With a large, youthful population (51 million people) and rapid GDP growth, Burma is another Southeast Asian country attracting Taiwanese investment. In November 2014, the Taiwan Electrical and Electronic Manufacturers’ Association (TEEMA) announced it would invest NT$14 billion (US$428 million) to develop an industrial park in southern Burma to serve as a manufacturing base for dozens of Taiwanese electronics components makers. Bilateral trade between Taiwan and Burma reached US$328 million in 2014, up 20% from a year earlier, according to government statistics.
To date, Taiwan’s level of investment in Burma remains modest compared with its presence in China, Thailand, Singapore, or Vietnam. But there is significant opportunity for Taiwan in Burma’s underdeveloped finance sector, which was closed to foreign competition for decades under junta rule. Burma “has big growth potential,” says Phoo of Standard Chartered, adding that “recent elections are likely to bring political stability in the medium term.”
In February, a total of 13 banks, eight of them Taiwanese, applied for licenses to operate in Burma. Among the Taiwanese banks, only E. Sun Commercial Bank has received approval thus far. The new round of bank licensing began late last year with the objective of boosting foreign investment in the Southeast Asian country. Burma’s Central Bank has yet to say how many licenses will be granted.
The way forward
As Taiwanese banks expand across Southeast Asia, they will face a number of operational challenges, experts say. Foremost among those will be developing a cross-border platform, says Fitch Ratings analyst Cherry Huang, noting that Taiwanese banks lack global talent with experience in cross-border business. As they seek to acquire local banks, they are therefore at a disadvantage compared to “regional champions” like Singapore’s DBS, which has a deep international talent pool, she observes. She expects that cost-conscious Taiwanese banks will instead choose to cultivate talent with “more of a regional and global view” internally, a process that could take considerable time.
Furthermore, Taiwanese banks typically are less well capitalized than their global competitors in Southeast Asia. Given that acquisition targets in the region are often not in sound fiscal condition, an acquisition has the potential to weigh heavily on the balance sheet of a Taiwanese bank, Huang notes.
Still, several Taiwanese banks have already made significant inroads into Southeast Asia. Cathay United Bank has more than 60 overseas units in ASEAN countries, including branches in Singapore, Malaysia, Vietnam, and Laos, and representative offices in the Philippines, Thailand, and Burma. In 2013, Cathay became the first Taiwanese bank with a fully-owned Cambodian operation following its acquisition of Singapore Banking Corporation Cambodia.
CTBC Bank, formerly known as Chinatrust, has an even larger presence in Southeast Asia than Cathay. Of its 100 overseas units, many are located in ASEAN countries. During a regional economic forum held in the Philippines last September, CTBC president Daniel Wu told Reuters that ASEAN “has been on our radar screen” in reference to plans to boost overseas banking’s share of the bank’s overall income. In an unusual move for a Taiwanese bank, CTBC also plans to set up a Japanese desk in the Philippines to serve the increasing number of Japanese manufacturers there.
Some observers say China’s enormous size and close economic ties with Taiwan will continue to make it an important market for Taiwanese banks in the future, even if Southeast Asia is the new priority. “I don’t see Taiwanese banks having to downsize operations in China, but the importance of the China market will gradually decline as they build up operations in Southeast Asia,” says Phoo of Standard Chartered. “Longer term, China still has positive prospects. It is one market you cannot afford to ignore as you grow offshore revenue.”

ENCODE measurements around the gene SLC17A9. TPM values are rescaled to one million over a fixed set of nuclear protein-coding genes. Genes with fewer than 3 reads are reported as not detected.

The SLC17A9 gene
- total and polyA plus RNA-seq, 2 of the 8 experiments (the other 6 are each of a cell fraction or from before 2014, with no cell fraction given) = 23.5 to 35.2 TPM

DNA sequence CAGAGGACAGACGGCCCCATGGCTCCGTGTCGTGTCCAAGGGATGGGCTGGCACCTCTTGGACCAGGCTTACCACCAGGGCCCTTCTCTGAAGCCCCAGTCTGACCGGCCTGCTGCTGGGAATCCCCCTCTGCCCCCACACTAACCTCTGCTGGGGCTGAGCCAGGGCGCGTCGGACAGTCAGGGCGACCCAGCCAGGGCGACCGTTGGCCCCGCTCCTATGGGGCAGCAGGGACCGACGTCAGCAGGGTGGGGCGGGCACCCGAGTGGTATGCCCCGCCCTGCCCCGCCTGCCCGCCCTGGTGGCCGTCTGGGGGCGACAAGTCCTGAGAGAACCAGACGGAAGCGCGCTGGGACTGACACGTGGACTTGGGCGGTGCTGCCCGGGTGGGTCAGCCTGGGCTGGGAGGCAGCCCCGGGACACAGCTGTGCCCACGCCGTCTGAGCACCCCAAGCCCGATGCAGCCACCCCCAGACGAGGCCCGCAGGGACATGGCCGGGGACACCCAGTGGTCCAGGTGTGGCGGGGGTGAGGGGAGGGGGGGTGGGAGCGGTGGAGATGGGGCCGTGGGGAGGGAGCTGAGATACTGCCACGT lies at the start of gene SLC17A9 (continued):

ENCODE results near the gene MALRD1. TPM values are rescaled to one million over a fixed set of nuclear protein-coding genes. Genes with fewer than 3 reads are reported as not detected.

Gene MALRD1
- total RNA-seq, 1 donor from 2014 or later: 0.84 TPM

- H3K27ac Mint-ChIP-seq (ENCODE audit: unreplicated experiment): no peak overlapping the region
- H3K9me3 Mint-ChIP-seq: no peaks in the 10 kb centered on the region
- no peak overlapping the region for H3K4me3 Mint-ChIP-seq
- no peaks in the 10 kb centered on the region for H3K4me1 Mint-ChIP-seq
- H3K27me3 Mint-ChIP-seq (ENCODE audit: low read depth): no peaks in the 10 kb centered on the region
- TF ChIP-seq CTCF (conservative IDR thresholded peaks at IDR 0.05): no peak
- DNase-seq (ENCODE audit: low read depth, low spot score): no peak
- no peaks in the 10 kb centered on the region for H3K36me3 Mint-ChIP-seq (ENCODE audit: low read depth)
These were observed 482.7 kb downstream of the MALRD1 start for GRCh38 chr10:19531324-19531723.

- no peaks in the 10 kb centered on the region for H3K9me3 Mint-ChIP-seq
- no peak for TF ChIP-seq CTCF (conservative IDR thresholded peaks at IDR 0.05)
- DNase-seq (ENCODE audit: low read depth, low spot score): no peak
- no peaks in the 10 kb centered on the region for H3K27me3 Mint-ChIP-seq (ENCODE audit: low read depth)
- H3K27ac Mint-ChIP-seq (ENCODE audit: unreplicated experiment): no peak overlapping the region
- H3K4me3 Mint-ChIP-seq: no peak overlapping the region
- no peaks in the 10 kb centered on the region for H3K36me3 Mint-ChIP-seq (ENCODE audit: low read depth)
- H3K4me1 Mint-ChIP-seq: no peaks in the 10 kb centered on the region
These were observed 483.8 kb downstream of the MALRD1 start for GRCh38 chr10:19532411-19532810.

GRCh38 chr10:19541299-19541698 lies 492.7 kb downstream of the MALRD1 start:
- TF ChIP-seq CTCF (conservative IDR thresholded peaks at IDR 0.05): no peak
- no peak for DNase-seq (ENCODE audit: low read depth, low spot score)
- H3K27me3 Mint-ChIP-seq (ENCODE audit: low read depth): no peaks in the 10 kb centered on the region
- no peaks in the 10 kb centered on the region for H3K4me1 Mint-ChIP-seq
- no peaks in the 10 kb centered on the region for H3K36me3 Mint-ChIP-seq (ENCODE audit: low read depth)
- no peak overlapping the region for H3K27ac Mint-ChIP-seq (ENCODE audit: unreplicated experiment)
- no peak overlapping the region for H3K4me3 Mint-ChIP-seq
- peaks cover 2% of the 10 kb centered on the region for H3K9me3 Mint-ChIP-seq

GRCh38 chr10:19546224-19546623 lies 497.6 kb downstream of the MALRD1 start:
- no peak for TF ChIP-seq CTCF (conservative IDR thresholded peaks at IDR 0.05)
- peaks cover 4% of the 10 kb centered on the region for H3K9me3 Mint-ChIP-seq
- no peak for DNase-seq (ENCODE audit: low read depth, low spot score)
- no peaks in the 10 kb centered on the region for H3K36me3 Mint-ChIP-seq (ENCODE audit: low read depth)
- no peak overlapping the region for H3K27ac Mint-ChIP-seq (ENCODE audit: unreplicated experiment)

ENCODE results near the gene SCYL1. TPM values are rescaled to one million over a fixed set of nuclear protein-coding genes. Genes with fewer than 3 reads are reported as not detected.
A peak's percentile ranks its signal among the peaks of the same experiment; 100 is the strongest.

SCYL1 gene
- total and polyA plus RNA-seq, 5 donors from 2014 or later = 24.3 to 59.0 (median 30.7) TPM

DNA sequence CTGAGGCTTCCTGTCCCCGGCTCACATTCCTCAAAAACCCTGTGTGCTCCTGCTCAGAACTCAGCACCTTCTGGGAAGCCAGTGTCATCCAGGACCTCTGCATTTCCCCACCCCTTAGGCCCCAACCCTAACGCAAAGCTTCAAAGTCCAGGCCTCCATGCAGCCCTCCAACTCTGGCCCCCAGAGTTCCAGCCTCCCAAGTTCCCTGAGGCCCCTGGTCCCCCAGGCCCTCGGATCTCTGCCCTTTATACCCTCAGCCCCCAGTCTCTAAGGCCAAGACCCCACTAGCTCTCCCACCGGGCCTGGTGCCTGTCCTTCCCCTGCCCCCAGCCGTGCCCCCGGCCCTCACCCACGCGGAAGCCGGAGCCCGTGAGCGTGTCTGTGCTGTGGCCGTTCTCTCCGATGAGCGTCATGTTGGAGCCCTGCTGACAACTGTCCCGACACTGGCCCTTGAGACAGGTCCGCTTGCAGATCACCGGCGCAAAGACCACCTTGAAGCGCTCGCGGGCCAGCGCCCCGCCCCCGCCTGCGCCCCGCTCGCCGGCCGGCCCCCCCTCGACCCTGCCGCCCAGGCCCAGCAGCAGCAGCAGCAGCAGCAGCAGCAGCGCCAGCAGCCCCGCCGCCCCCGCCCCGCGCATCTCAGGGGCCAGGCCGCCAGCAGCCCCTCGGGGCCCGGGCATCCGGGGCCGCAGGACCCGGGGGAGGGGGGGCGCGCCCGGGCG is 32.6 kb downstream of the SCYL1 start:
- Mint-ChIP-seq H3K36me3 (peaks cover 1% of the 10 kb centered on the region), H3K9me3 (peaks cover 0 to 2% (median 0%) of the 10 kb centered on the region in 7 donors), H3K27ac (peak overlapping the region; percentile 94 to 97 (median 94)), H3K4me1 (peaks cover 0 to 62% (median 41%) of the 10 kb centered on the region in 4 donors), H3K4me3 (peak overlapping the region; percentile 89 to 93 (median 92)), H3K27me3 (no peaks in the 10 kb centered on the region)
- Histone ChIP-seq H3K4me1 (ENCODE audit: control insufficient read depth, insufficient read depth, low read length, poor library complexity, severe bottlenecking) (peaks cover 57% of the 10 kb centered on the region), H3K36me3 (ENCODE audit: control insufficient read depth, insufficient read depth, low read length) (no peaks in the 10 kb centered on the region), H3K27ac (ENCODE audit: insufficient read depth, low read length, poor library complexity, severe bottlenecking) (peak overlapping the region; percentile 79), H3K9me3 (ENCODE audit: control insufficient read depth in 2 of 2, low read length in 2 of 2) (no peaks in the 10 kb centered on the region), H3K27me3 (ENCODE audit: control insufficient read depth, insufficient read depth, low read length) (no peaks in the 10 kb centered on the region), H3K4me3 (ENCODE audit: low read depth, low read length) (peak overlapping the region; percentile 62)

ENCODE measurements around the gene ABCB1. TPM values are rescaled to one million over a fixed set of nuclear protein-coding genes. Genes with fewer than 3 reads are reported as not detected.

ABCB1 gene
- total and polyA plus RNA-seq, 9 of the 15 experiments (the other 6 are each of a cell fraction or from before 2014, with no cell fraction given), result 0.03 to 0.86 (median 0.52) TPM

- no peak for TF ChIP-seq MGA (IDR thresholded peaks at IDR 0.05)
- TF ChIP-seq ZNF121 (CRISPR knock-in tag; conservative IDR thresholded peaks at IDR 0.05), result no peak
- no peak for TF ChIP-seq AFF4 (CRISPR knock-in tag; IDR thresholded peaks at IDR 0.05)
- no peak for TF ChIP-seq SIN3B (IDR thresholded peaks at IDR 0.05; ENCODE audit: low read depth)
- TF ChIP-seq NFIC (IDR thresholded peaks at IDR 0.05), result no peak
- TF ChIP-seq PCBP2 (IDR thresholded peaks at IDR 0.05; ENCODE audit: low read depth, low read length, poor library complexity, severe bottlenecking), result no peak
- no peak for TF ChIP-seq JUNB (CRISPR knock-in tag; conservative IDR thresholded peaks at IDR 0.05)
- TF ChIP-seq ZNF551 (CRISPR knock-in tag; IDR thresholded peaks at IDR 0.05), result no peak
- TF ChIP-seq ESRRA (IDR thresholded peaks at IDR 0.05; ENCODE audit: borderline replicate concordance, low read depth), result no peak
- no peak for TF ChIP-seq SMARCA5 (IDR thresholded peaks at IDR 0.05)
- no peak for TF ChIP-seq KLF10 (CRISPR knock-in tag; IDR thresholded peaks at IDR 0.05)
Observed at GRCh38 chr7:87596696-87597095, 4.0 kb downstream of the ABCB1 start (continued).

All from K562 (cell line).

Meanwhile, the risks of China exposure are becoming increasingly clear as banks grapple with customer defaults on a popular derivative product called a Target Redemption Forward (TRF) used to hedge yuan exposure and speculate on currency moves. Those defaults may have caused hundreds of millions or even billions of dollars in losses at Taiwanese banks following the yuan’s precipitous slide last summer. The TRF pays the holder a monthly income provided the yuan remains above a trigger price against the dollar. If the yuan falls, the investor has to pay out.
According to Fitch Ratings, SMEs “are among the most exposed to TRFs” as the derivative products are sold largely to smaller companies aiming to hedge their yuan exposure from cross-Strait trade.
Fitch notes that banks’ disclosures regarding their TRF business are insufficient, making it difficult to accurately gauge the full extent of bank losses caused by the derivatives. The FSC estimates losses to be about NT$4 billion (US$120 million). Last December, however, Fitch conducted a scenario test that found losses could reach up to NT$79 billion – equivalent to about 0.2% of sector assets or 2.6% of sector equity – if the Chinese currency were to fall below 7 Chinese yuan (CNY) to the US dollar. The exchange rate at that time of the test was CNY6.4/USD and is now CNY6.5/USD.
“Banks should be able to absorb the losses, but their returns, which are already low, will be eroded,” says Huang. Fitch predicts the banking sector’s return on assets will be 0.6% in 2016, down from 0.7% a year earlier.
In a January statement, the FSC said it would punish nine banks for inappropriately selling yuan derivative products to clients. Banks named in the statement include Citibank, Standard Chartered, Cathay United Bank, Taipei Fubon Bank, and Bank Sinopac.
Cheng of the Agricultural Bank notes that the FSC is taking a conservative stance on China exposure for now. “They are waiting to see what type of cross-Strait policy Tsai [president-elect Tsai Ing-wen] pursues.” Tsai has said repeatedly that she will uphold the status quo in cross-Strait relations. But it is clear she intends to place greater emphasis on relations with Taiwan’s other Asian neighbors. In September 2015, at an event celebrating the 29th anniversary of the DPP’s founding, Tsai said it “it is a natural choice for us to step up overall relations with ASEAN.”
Under current political conditions, the regulatory cap of 100% on the ratio of a Taiwanese bank’s China exposure to its net assets is not going to be lowered, reckons Huang. “That’s a potential bottleneck” to further expansion of the banking sector in China, she says. “The new president has made it clear it’s essential to diversify risk.”